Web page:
Plaintiffs' attorney Janpaul Portal shows jurors an image of asbestos fibers during his opening statement. Click here to see video from the trial.
Miami — The family of a mechanic who allegedly died of cancer caused by decades of exposure to asbestos took heavy equipment giant Caterpillar Inc. and auto parts manufacturer Dana Co. LLC to trial on Wednesday in Florida state court, claiming the companies knew their products contained the deadly material but failed to provide adequate warnings.
Attorney Janpaul Portal of The Ferraro Law Firm told jurors during his opening statement that Pablo Gonzalez Sr. developed mesothelioma, a type of lung cancer that has been linked to inhaling asbestos fibers, as a result of working with brakes and gaskets for over 30 years. In 1974 Gonzalez opened a garage that serviced large equipment like bulldozers, and he frequently used compressed air to clean up work areas after cutting and sanding replacement brakes, creating large clouds of asbestos dust, Portal said.
Gonzalez died in 2011 at the age of 79 less than three months after being diagnosed with mesothelioma, and in 2013 his son of the same name sued Caterpillar and Dana claiming the companies knew for decades about the dangers posed by asbestos used in its products. Portal told jurors the warnings that were eventually put on asbestos-containing brake products were inadequate and didn’t suggest use of a respirator or include the words “death” and “cancer” which is standard on all asbestos warnings on American-manufactured products today.
Portal claimed Caterpillar knew as early as 1959 that asbestos in its brake products was toxic, but no warning labels were used until 1984, and the products continued to be sold until 1990. Dana, which bought Victor Gasket Manufacturing Co. - the company that manufactured gaskets used by Caterpillar - developed an asbestos substitute in 1980 but didn’t issue any warnings until 1985, according to Portal.
“We do not want your sympathy. We want justice, because the evidence we believe shows that they knew these products were dangerous,” Portal said, according to a Courtroom View Network webcast of the trial. “They didn’t adequately warn about it and as a result Mr. Gonzalez was exposed to a deadly carcinogen.”
Portal didn’t ask the jury to award a specific amount of damages, but plaintiffs’ verdicts in the few asbestos cases that actually make it to trial each year can run into the millions.
Representing Caterpillar, Jose Gaitan of The Gaitan Group told the jury that while there was no dispute over whether or not Gonzalez died of mesothelioma, that there was no evidence directly linking his illness with Caterpillar's products. He said Gonzalez’s lung tissue was not preserved after his death, so there was no way to verify if the mesothelioma was naturally occurring or caused by the inhalation of asbestos fibers.
“There is no evidence whatsoever as to what was in his lungs,” Gaitan said.
Gaitan claimed the Caterpillar brake products Gonzalez worked with were so-called “wet systems” which meant the components were coated in oil to prevent the discharge of dust particles, and that he could have been exposed to asbestos in products manufactured by a number of other companies. Gonazles Jr. testified in a pretrial deposition that his father would purchase parts from whichever manufacturer was cheapest.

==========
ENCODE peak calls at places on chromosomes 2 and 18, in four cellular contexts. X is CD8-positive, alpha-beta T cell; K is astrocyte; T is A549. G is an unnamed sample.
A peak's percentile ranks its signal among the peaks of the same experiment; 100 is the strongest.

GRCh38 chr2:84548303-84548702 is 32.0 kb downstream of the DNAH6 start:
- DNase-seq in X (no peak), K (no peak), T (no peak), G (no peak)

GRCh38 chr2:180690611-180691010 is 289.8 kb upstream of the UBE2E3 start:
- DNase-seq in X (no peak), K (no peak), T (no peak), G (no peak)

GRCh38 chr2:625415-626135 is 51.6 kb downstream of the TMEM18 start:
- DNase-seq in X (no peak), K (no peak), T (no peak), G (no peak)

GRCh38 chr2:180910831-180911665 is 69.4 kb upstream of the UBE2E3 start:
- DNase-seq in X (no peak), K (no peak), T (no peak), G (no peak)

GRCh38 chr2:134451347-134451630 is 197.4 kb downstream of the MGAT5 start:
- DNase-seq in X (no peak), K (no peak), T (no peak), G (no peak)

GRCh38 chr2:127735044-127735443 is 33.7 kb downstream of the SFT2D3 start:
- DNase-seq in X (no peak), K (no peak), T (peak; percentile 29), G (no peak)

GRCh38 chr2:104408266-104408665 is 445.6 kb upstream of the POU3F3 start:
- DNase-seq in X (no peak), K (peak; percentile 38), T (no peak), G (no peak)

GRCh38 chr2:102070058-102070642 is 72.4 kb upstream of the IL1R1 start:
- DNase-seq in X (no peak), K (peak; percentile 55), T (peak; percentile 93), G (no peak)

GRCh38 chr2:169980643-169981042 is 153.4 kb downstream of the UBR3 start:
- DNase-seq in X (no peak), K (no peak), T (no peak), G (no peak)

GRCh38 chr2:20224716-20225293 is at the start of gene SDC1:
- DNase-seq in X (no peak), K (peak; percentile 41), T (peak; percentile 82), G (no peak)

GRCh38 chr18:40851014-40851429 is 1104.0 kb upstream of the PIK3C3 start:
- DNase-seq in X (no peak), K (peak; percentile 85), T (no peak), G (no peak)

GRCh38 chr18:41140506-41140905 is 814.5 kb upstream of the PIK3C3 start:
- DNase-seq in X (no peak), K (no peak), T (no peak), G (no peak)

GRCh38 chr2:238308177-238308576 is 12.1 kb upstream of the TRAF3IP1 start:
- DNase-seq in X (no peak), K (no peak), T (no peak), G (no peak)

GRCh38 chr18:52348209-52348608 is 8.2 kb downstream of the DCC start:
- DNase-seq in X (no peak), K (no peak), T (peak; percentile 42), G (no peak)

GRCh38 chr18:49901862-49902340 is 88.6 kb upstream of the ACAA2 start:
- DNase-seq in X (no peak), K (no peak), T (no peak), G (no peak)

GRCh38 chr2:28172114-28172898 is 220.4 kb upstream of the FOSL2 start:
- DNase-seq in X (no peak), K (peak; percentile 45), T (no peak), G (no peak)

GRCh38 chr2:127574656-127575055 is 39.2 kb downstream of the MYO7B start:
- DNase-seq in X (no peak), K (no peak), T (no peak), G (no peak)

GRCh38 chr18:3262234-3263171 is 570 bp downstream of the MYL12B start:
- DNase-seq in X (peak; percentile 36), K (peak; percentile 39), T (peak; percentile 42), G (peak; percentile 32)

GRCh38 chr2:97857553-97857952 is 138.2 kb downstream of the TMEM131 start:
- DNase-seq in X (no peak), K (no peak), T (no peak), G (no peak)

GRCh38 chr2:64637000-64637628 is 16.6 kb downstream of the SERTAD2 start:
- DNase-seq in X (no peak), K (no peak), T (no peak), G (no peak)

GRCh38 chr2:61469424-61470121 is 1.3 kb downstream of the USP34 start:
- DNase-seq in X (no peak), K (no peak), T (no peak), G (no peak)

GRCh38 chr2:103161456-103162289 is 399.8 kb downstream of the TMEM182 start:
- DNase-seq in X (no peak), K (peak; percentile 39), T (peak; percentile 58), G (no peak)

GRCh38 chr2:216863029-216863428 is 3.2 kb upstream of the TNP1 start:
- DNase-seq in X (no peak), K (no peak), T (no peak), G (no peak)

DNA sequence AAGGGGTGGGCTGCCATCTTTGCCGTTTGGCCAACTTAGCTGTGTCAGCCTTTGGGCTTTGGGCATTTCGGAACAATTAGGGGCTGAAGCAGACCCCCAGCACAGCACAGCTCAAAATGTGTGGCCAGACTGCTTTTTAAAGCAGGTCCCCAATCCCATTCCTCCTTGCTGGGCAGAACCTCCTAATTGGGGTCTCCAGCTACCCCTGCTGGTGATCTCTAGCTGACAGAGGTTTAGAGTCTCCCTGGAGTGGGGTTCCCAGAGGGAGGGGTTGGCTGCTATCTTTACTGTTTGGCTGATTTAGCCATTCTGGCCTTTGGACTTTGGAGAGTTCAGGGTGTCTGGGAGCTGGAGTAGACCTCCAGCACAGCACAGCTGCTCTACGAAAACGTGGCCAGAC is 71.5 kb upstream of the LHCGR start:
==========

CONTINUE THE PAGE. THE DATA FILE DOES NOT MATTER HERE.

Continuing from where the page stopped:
During his opening statement on behalf of Dana, James Powers of Wilson Elser Moskowitz Edelman & Dicker LLP cited scientific studies that he claimed showed mechanics were not at any greater risk than the general population for developing mesothelioma as a result of working with asbestos-containing products like gaskets.
Powers said Dana’s experts would testify that Gonzalez faced the same danger from exposure to asbestos, a naturally occurring mineral, as “people have from being exposed to the asbestos in the air in cities like Miami or New York or Los Angeles or Houston.”
He also said that the specific type of asbestos used in some of the company's gaskets, known as Chrysotile asbestos, is easily broken down and released from the lungs, unlike other types with longer, more rigid fibers that become embedded in pulmonary tissue.
"The science is that Victor's gaskets don't cause mesothelioma," Powers said.
Circuit Judge Jacqueline Hogan Scola is presiding over the trial, which is being webcast and recorded gavel-to-gavel by CVN.
Representatives for the parties did not respond to requests for comment.
Gonzalez is represented by Janpaul Portal and Marc Kunen of The Ferraro Law Firm.
Caterpillar is represented by Jose Gaitan of The Gaitan Group PLLC, and by Timothy Ferguson of Foley & Mansfield PLLP.
Dana is represented by James Powers of Wilson Elser Moskowitz Edelman & Dicker LLP, and by Evelyn Davis and Catherine McCormack of Hawkins Parnell Thackston & Young LLP.
The case is Gonzalez v. Bennett Auto Supply Inc, et al., case number 2013-CA-031838, in the 11th Judicial Circuit Court of Florida in Miami-Dade County.
E-mail David Siegel at firstname.lastname@example.org.
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